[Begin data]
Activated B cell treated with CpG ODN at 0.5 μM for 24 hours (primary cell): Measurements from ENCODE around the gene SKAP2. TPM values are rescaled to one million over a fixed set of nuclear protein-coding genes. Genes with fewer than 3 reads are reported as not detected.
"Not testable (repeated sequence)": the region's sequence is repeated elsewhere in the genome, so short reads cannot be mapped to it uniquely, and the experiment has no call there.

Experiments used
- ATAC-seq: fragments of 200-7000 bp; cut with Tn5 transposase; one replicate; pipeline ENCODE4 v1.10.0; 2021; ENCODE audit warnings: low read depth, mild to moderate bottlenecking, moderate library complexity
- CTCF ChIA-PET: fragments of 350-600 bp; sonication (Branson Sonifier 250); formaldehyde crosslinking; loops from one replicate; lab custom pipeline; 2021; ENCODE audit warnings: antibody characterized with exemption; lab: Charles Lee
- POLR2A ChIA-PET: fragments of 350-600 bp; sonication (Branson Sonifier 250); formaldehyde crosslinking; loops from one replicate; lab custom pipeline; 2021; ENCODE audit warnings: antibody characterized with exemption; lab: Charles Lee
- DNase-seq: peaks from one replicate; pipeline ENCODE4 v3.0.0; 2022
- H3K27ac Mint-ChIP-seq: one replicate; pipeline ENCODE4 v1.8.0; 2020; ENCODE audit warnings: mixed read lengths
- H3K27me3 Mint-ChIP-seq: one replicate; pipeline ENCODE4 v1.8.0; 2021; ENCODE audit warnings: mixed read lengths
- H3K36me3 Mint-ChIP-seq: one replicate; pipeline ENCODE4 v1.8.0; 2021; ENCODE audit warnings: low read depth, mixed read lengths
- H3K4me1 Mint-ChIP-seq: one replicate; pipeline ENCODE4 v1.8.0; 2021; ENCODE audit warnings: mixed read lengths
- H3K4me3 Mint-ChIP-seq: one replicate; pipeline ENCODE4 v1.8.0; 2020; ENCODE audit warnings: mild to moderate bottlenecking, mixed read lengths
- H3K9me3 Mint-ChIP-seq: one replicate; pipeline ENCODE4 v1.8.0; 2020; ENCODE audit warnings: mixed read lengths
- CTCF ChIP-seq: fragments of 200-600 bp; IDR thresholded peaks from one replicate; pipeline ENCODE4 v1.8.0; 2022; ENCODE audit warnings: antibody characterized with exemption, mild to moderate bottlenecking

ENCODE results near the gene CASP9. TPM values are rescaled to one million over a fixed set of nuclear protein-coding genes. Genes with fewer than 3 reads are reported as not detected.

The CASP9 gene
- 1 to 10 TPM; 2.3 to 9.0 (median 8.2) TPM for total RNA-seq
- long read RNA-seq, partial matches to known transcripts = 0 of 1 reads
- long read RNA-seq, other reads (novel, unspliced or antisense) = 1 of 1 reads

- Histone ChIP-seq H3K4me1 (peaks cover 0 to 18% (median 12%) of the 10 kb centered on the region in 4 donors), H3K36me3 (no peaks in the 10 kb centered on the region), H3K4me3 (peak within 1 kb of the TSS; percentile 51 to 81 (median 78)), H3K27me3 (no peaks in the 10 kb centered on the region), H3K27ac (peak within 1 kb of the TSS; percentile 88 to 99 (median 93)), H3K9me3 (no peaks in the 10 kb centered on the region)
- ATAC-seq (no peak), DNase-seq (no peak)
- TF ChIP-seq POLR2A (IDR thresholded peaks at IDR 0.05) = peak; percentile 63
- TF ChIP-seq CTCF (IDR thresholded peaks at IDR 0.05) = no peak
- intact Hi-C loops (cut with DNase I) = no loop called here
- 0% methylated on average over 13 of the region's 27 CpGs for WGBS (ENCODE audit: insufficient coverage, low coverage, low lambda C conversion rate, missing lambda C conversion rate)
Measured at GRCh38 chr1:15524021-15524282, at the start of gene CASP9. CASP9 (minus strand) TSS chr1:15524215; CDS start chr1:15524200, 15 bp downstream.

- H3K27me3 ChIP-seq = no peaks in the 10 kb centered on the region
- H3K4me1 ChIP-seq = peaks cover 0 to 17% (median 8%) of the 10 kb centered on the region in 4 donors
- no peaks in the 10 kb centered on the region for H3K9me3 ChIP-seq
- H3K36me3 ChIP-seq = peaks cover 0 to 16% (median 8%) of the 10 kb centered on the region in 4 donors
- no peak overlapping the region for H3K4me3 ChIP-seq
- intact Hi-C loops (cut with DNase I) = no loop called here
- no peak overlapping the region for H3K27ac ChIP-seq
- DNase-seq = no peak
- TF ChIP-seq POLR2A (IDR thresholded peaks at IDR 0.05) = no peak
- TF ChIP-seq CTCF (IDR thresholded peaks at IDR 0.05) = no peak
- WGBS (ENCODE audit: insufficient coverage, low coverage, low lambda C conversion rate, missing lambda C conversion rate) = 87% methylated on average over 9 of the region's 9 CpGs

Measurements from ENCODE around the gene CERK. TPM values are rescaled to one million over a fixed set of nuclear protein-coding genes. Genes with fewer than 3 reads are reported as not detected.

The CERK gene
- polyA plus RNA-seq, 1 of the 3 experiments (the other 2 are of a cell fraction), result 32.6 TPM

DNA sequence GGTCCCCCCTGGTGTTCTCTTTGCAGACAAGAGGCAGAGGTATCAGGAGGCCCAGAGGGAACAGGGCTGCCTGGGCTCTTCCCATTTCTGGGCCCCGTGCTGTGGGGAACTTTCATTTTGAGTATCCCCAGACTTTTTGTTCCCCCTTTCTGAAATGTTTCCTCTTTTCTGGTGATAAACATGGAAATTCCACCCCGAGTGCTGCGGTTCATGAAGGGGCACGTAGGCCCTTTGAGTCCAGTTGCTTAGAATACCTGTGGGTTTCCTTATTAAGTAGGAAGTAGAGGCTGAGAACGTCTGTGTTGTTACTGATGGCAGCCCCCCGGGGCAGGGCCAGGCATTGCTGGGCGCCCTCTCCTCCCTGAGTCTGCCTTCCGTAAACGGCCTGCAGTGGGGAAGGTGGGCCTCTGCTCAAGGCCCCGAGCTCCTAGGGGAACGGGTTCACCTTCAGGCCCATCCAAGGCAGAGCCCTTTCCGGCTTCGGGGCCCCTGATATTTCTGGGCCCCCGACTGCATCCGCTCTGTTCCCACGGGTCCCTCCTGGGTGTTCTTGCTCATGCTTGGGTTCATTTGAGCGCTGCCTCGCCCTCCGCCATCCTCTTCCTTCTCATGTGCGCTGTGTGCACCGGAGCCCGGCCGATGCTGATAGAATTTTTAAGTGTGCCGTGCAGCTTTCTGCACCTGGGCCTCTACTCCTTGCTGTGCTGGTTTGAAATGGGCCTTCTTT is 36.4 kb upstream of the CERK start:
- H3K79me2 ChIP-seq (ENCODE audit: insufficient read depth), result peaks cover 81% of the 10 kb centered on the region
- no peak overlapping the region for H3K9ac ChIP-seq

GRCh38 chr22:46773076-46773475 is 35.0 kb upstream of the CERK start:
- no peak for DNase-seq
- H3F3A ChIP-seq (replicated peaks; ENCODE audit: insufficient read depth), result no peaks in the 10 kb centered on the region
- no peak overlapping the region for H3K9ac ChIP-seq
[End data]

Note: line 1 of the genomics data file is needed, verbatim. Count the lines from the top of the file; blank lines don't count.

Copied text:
Activated B cell treated with CpG ODN at 0.5 μM for 24 hours (primary cell): Measurements from ENCODE around the gene SKAP2. TPM values are rescaled to one million over a fixed set of nuclear protein-coding genes. Genes with fewer than 3 reads are reported as not detected.